- The limits of the consumer device will become clear. Enterprises will see a more precise delineation between where BYOD or consumer smartphones/tablets can be used, and where rugged mobile computers will continue to be deployed.
- Voice-enablement will expand beyond stock picking. With full voice functionality, faster deployment, and at a lower cost, even companies that have deployed legacy voice for warehouse picking will be giving Speakeasy a fresh look for expending multi-modal data capture across supply chain tasks.
- There will be a reduction in point-product mobility providers. As more enterprises began doing in 2013, even more will seek out mobility solution providers that can offer more than just a single product. Unified mobility solutions – those that are designed together and, when deployed together, offer even greater value to the business, will be at the top of enterprise mobility wish-lists.
As these and other events unfold for IT in rugged environments, Wavelink is here to help you navigate. What are your enterprise mobility predictions for 2014? Please post your predictions in the comments section below.
Retailers, breathe a sigh of relief. Black Friday is over and Cyber Monday orders have all been placed. The initial rush is over. But the holiday shopping season is just beginning. There’s another three weeks’ worth of time for shopping (or procrastination of shopping) before the season ends. During those three weeks, more shoppers than ever will make their purchases on non-traditional POS systems. These systems will range from self-checkout kiosks to “scan as you go” services to mobile-based systems carried throughout the store by employees for a “check out anywhere” experience. There are pros and cons to each of these systems (and to traditional POS systems as well), but let’s start with a look at self-checkout services.
Self-checkout services are becoming increasingly common. Hardware retailer (and popular store for Dad gifts) Home Depot was one of the first stores to implement self-service checkout kiosks, but other retailers have followed, including grocery store giants Wal-Mart and Sam’s Club. Others have implemented self-checkout and then scraped it, including Costco, Albertsons and Ikea. It’s definitely not right for every retailer, but can have big benefits.
One of the major arguments for self-checkout is that it reduces overhead costs. Instead of having four cashiers manning four checkout lanes, one cashier can monitor four checkout lanes. Alternatively, the cashier can be cut out entirely. Either way, costs are reduced.
However, there’s a pretty big “but” with this. Self-checkout can cut down costs, but can also increase theft. Earlier this year, a Florida woman was caught trying to leave the store with $350 worth of products, for which she had paid $40. There’s no denying that self-checkout can create opportunities for thieves, but with careful monitoring by employees, the threat can be reduced. The benefit in costs savings may not be enough for some retailers, so it’s important to weigh the pros and cons of cutting down overhead vs. preventing theft.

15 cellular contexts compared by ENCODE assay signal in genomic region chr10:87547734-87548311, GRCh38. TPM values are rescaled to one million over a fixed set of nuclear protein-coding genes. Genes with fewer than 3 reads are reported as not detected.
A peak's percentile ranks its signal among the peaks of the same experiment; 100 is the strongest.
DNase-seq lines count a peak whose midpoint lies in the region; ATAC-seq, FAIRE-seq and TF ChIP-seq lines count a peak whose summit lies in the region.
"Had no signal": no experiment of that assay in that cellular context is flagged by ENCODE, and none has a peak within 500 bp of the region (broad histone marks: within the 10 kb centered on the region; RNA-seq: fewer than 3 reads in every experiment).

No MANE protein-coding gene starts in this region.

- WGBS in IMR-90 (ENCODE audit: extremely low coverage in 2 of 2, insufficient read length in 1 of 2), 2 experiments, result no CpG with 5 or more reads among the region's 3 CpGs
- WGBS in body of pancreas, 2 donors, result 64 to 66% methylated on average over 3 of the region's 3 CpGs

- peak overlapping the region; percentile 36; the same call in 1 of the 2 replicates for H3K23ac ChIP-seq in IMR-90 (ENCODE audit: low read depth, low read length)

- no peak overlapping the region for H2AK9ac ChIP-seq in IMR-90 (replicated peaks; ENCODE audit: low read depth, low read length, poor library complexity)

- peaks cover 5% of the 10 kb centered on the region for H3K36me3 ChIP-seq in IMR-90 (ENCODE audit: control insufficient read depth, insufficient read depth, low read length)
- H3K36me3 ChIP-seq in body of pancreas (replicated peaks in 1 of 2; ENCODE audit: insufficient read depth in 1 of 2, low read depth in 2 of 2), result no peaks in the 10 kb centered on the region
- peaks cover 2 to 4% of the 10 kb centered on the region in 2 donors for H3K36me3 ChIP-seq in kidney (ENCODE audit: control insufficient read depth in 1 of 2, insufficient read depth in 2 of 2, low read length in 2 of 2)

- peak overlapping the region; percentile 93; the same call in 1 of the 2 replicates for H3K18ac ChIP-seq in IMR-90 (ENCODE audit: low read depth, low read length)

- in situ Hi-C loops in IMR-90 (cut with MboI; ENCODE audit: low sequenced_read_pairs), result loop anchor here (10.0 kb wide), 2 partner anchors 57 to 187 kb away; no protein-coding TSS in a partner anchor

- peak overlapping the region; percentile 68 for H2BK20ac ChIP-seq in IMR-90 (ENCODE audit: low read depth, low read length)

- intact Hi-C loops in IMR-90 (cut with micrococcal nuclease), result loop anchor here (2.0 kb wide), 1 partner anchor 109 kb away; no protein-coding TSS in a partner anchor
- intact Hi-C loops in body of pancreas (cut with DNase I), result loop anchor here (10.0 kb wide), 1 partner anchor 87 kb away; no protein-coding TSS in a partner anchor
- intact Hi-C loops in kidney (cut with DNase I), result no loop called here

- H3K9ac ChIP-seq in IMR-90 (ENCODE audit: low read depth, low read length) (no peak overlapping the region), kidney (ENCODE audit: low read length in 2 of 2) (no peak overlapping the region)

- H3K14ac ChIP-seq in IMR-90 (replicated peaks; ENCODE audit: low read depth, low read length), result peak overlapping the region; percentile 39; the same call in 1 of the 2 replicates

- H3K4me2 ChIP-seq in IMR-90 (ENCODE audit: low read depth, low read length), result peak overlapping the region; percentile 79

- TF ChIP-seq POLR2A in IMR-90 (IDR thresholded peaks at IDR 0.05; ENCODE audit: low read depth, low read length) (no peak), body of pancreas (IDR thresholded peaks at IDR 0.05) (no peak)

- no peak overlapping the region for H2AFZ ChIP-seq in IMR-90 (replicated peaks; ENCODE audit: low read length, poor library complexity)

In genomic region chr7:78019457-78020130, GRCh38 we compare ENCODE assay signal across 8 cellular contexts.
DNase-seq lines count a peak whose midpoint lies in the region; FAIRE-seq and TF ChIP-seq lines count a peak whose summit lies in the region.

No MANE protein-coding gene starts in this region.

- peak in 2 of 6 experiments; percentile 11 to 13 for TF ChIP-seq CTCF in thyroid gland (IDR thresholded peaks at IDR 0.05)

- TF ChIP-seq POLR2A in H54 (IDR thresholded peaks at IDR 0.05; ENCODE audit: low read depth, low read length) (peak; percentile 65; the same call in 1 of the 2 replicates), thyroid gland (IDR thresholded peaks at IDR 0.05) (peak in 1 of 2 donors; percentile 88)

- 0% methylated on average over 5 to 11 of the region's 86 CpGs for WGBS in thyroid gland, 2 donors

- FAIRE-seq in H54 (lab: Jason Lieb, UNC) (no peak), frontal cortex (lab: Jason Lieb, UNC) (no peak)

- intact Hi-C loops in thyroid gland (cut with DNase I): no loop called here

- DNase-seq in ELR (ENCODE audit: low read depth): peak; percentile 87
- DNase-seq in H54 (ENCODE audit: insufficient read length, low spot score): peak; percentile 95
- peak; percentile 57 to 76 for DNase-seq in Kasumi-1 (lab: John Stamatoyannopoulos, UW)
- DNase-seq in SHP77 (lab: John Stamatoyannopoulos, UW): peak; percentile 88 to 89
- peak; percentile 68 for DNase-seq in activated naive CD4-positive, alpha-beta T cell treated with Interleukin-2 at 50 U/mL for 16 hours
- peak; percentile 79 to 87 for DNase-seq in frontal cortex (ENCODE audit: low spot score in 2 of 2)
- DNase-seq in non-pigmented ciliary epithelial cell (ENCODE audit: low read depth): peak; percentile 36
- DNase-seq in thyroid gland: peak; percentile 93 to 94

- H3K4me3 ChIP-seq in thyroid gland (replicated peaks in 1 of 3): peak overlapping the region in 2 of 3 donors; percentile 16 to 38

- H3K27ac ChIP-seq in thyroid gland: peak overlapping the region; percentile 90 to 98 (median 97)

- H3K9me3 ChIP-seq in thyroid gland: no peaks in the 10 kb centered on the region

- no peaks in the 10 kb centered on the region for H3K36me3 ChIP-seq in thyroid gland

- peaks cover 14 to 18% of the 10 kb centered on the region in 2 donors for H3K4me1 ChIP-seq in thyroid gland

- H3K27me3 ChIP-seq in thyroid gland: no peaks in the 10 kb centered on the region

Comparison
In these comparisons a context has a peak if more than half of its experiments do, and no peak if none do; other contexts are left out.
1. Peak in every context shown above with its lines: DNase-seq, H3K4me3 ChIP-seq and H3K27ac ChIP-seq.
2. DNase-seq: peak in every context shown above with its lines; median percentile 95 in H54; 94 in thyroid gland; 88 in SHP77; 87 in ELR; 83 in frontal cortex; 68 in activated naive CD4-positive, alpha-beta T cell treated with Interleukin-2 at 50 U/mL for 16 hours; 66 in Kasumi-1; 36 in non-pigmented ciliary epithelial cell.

People Like It. Some of Them, Anyway
A recent Cisco survey found that 52 percent of people prefer self-checkout. That also means that 48 percent of people don’t like self-checkout. While some shoppers prefer the DIY aspect of self-checkout, combined with the appeal of avoiding talking to other people, other shoppers enjoy the interpersonal interaction that comes with a traditional POS system or find the kiosks frustrating or difficult to use. Before implementing a self-checkout system, it’s important to determine where your customer base falls. If you determine that your customers are primarily in the “pro” camp, it’s equally important to ensure that the system you choose is easy to use, practical for your business model and won’t frustrate your customers. Even the staunchest of pro-self-checkout consumers will avoid a bad system.
It’s a “Gateway” Change
Still other retailers see self-checkout as the gateway to further change – a precursor of sorts to the days when you’ll be able to scan objects with your phone as you shop and then pay using a mobile wallet. The change to self-checkout could get consumers acclimated to the self-service idea quickly and easily.
Of course, it’s also an expensive proposition to install self-service kiosks at check out. And it’s even more expensive to move away from the system in favor of another one after just a few years. Before implementing this sort of system, consider carefully what you think is the future of checkout for retailers. Cutting edge is good, but cutting unnecessary changes is better.
Posted by Robert DeStefano
A Look at the Difference between Mobile Device Management and Mobile Deployment Management